A different mindset was assumed when designing our cities. With sustainability advocated in all spheres, especially cities, we should incorporate in all our design and development thinking. SDG 11 is about sustainable cities and communities.

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Deliberations of the Panel Discussion on Sustainability in Architecture in Nigeria

The built environment is responsible for the largest consumption of energy produced in the world. They have a corresponding largest global greenhouse gas emission by sector, 40% according to the United Nations Environment Programme (UNEP). How does this all affect us and the environment? Negative impacts of climate change have positioned many people in danger. It has destroyed lives and properties. Worse, it places a dark cloud for future generations. As such, there is need to reduce the impact of our built environment on the carbon footprint.

The French Institute of Nigeria and Green Habitat Initiative, on 31st of May in Abuja, brought together professionals in the built environment industry to debate the right sustainability principles and materials for Nigeria’s built environment. Four panelists drawn from different disciplines and professions that cut across sustainability in architecture were brought together to lead the discussion. After introductory speeches by the panelists, a panel discussion held between the panelists, moderated by the Director of Green Habitat Initiative Sadiq Gulma.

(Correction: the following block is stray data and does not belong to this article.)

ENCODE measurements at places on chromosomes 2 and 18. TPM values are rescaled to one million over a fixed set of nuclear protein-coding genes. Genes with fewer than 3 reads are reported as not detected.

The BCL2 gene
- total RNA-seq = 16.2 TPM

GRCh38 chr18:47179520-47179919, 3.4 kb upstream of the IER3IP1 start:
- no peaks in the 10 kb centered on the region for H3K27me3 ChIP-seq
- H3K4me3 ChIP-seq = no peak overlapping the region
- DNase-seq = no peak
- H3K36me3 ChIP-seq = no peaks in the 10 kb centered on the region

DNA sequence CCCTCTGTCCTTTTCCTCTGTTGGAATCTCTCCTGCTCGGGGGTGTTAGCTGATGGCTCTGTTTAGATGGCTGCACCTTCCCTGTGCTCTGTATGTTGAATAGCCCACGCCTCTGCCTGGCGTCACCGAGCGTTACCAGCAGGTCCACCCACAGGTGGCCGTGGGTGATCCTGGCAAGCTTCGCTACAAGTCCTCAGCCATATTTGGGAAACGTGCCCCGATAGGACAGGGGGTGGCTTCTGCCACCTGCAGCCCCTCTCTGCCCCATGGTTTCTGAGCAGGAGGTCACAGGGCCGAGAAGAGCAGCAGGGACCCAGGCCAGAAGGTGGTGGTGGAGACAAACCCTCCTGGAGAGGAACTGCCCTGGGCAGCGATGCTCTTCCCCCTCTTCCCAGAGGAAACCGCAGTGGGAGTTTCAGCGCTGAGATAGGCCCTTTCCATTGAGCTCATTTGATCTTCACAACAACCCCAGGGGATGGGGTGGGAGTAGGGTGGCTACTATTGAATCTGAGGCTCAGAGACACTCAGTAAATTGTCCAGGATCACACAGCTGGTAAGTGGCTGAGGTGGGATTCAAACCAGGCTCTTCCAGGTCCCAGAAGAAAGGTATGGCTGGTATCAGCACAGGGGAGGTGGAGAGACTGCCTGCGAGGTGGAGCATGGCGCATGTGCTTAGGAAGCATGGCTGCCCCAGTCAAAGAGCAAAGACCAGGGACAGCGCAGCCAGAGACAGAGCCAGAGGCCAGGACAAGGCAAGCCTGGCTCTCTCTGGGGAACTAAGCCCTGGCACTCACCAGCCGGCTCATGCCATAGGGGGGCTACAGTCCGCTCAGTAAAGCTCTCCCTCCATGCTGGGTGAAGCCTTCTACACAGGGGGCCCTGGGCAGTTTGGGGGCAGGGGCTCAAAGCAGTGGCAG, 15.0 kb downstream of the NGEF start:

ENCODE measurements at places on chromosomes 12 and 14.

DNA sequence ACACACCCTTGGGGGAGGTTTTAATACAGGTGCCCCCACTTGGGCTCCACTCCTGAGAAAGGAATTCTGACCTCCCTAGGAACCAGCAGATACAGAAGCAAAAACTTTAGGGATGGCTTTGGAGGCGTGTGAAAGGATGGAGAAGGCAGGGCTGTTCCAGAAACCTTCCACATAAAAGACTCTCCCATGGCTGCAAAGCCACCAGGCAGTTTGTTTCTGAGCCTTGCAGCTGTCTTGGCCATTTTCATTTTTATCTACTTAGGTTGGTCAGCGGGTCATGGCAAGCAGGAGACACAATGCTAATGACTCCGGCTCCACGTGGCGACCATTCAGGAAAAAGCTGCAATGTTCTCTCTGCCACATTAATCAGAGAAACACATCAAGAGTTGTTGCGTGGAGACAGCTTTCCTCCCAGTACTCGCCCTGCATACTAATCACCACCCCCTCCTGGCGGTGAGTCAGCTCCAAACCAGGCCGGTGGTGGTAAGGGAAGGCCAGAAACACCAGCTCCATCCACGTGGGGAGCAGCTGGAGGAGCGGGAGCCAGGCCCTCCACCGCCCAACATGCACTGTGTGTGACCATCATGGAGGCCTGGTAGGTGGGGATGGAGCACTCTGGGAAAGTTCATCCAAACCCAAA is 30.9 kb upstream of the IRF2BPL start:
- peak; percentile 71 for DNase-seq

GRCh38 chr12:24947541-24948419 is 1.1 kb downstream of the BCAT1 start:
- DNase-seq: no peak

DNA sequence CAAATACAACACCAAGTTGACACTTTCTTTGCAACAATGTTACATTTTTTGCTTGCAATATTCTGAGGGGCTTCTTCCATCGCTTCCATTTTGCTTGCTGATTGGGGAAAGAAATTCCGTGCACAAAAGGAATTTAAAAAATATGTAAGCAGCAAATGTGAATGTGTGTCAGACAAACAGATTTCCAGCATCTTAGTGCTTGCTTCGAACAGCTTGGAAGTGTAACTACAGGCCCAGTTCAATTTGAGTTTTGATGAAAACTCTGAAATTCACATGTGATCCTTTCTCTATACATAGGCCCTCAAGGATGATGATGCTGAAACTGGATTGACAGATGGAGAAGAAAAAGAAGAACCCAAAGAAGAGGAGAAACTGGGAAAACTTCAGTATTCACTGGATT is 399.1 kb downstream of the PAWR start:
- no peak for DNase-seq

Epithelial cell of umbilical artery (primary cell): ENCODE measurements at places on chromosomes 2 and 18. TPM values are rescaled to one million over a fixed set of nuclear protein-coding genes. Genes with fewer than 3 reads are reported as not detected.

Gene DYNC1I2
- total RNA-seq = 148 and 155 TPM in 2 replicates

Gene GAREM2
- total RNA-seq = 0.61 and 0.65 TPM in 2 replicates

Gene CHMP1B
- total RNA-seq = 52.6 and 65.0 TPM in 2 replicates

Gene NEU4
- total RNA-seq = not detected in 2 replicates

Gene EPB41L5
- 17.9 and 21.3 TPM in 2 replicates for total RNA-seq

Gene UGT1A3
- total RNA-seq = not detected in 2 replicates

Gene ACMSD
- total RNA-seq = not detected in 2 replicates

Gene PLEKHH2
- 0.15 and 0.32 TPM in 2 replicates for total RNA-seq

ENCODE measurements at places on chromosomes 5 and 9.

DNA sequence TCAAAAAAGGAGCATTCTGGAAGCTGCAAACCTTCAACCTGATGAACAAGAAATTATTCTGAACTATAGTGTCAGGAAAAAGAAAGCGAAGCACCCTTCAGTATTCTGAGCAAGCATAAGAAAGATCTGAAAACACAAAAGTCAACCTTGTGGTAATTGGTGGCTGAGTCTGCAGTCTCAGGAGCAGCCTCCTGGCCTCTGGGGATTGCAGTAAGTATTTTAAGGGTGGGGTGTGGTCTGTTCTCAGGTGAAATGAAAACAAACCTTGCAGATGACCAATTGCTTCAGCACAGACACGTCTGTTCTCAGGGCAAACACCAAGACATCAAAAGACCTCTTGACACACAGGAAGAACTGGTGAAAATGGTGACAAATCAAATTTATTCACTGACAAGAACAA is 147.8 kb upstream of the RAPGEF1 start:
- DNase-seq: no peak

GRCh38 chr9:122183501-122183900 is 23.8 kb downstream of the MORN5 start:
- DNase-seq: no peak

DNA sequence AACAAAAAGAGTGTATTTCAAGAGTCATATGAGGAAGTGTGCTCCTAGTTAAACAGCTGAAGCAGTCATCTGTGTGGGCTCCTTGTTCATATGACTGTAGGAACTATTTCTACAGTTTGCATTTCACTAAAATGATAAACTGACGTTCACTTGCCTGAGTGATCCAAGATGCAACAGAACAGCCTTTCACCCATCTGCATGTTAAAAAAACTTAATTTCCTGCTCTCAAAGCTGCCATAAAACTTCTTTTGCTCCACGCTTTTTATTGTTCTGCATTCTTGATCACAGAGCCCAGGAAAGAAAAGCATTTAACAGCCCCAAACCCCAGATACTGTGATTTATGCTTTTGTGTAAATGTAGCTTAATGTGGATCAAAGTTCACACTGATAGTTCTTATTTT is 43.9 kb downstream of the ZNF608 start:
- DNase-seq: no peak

A summary of the viewpoints of the four panelists is highlighted below.

Nmadili Okwumabua is Nigerian and promotes modernizing African architecture in Nigeria’s cities, through her organization Community Planning and Design Initiative. Through her presentation and contributions to the discussion, she stressed the need to reclaim our heritage by not being embarrassed about using red earth for our buildings in Abuja. Through her organization, Nmadili receives entries of architectural plans modernized with African values from everyone around the globe. She has received many great entries reflecting numerous African culture and values in their design. The panelist revealed she is currently building a prototype of such sustainable houses. The model would be instrumental in advancing the movement.